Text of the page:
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exclusion to the coverage of the Workmen's Compensation Act but held: "A cursory reading of this section evidences the legislative intent to exclude from the coverage of the Act injuries inflicted upon an employe by a third party because of personal enmity and in no way connected with the employer's business." (Emphasis supplied) The court then went on to say that the allegation of plaintiff that at the time he received the injury he was "pursuing his duties" as an employee of the defendant set forth a "classic case" for proceeding under the provisions of the act.*fn1 Hence, the court held this injury was not within the exclusion provided in the act because it was incurred while plaintiff says he was "pursuing his duties". However, if the attack is directed against the employee for personal reasons not connected with his employment, even though the assaulted employee is at that time pursuing the business of his employer, the legislature has stated in specific terms that the resulting injury is not an "injury by an accident in the course of his employment" as that term is used throughout the act. This becomes apparent upon a careful and complete reading of this definition. After specifically excluding an attack by a third person based
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upon personal animosity from an "injury by an accident in the course of his employment" the act includes within its coverage "all other injuries sustained while the employe is actually engaged in the furtherance of the business or affairs of the employer, ...." (Emphasis supplied) The only "other" injuries referred to are those which are other than the result of a personal attack by a third person. Hence, the use of the word "other" necessarily implies that a personal attack may or may not be sustained while in the furtherance of an employer's business but, nevertheless, it is not to be included within an "injury by an accident in the course of his employment." To give any meaning at all to the word "other", as we are required to do,*fn2 this definition must be read so as to exclude a personal attack upon an employee even though it occurs while he is in the scope of his employment. Also, though the term "injury by an accident in the course of his employment" includes "all injuries caused by the condition of the premises or by the operation of the employer's business or affairs thereon ..." this does not mean that an injury resulting from an attack for personal reasons even if occurring in "the operation of the employer's business" is included. This interpretation is implicit in the decisions of this court in O'Rourke v. O'Rourke et al., 278 Pa. 52, 122 Atl. 172 and Meucci v. Gallatin Coal Co., 279 Pa. 184, 123 Atl. 766. In both of these cases the Court, in determining if the employee's injuries came within the coverage of the act, started with the premise the employee was acting in the course of his employment at the time he was assaulted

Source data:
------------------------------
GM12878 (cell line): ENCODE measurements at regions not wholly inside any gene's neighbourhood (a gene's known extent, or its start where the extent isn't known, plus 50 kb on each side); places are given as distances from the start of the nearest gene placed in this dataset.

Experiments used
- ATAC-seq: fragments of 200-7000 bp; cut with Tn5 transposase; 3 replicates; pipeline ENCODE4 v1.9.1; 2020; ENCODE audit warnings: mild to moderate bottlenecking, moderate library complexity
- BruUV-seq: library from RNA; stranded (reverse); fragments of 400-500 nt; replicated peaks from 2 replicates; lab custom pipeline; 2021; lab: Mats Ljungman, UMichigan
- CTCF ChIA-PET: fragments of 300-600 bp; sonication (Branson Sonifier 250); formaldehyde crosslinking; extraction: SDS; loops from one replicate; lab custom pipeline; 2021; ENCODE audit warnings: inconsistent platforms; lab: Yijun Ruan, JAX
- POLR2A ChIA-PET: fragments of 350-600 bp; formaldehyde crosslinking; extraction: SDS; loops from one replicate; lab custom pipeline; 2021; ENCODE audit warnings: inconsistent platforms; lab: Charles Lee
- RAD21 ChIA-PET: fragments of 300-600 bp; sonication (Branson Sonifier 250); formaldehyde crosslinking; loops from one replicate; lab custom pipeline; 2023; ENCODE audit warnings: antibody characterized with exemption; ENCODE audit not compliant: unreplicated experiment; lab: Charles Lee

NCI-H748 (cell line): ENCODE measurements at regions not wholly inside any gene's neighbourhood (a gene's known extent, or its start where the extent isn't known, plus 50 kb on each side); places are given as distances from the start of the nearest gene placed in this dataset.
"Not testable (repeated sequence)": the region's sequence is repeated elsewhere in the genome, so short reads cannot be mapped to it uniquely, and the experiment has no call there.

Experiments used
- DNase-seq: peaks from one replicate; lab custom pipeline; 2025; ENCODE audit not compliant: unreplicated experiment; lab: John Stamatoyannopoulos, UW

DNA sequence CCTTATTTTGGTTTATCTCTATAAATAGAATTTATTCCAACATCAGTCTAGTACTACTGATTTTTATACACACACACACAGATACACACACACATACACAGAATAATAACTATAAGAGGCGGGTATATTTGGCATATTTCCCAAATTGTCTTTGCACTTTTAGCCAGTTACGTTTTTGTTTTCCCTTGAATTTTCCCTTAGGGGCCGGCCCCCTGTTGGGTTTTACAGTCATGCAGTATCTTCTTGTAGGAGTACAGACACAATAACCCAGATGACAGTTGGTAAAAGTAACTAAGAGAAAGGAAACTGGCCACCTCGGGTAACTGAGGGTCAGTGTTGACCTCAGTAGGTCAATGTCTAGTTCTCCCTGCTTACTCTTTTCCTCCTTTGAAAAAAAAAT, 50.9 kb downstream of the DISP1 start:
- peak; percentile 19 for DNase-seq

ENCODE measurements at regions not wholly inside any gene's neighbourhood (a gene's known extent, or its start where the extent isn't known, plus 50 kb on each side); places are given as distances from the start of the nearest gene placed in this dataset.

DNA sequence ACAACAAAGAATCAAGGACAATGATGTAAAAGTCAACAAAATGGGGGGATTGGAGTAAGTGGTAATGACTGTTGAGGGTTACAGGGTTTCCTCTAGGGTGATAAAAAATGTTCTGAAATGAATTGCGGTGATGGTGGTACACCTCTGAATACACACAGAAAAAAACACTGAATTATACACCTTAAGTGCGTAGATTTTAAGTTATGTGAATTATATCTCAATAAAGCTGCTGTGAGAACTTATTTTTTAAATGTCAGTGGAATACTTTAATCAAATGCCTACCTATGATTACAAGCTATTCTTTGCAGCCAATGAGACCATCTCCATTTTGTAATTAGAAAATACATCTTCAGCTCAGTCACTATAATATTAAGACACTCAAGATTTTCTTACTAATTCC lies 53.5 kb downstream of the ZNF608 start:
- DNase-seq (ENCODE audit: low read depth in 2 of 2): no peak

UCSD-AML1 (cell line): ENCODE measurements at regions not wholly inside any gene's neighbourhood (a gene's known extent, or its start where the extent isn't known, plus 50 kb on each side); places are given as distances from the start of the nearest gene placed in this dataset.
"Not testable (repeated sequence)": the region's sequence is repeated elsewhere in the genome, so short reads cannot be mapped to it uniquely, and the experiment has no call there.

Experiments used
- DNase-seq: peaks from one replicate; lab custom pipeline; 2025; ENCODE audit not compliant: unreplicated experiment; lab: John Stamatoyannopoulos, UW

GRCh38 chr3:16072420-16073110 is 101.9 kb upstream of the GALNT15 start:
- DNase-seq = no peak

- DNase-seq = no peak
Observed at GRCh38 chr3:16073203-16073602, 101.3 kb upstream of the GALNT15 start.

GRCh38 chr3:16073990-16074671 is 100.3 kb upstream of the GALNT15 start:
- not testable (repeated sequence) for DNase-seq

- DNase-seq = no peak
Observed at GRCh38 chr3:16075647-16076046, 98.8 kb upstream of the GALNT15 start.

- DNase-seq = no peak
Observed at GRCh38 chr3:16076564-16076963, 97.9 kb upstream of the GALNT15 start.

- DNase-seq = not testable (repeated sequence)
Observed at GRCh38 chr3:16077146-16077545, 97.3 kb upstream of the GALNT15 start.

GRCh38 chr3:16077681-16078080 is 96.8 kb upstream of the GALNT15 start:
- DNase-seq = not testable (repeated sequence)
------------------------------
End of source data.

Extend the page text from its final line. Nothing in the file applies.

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and then found it necessary to consider further if the assault was the result of personal enmity. The Court recognized that if personal enmity was the reason for the attack it made no difference if it occurred on the employer's premises or if the employee was in the course of his employment, it was still not an "injury by an accident in the course of his employment" within the meaning of the act. In the O'Rourke case, supra, at page 54, this Court, speaking through Mr. Justice FRAZER, said: "It is not denied deceased was acting in the course of his employment at the time he sustained the injury above referred to and the sole question is whether the person intended to inflict the injury because of reasons personal to him and not directed against him as an employee, or in connection with his employment, as provided in Section 301 of the Workmen's Compensation Act of 1915." Thus, when an employee accepts the coverage of the act, he does so for all accidental injuries which occur in the course of his employment except those arising from an attack by a third person or fellow employee for personal reasons. This Court, in reviewing the effect of the Workmen's Compensation Act, said in Zimmer v. Casey, 296 Pa. 529, 534, 146 Atl. 130: "Article III, Section 301, has to do with the compensation and the injuries. When the employer and the employee accept the article by agreement, the employer agrees to pay compensation for injuries without regard to negligence according to a fixed schedule. Compensable injuries include all except those arising from personal ill will." (Emphasis supplied).
The contention that under § 303 the employee surrenders his rights to any form or amount of compensation or damages for "any injury", while his coverage under § 301(c) extends only to an "injury by an accident", a more limited class, must fall. This contention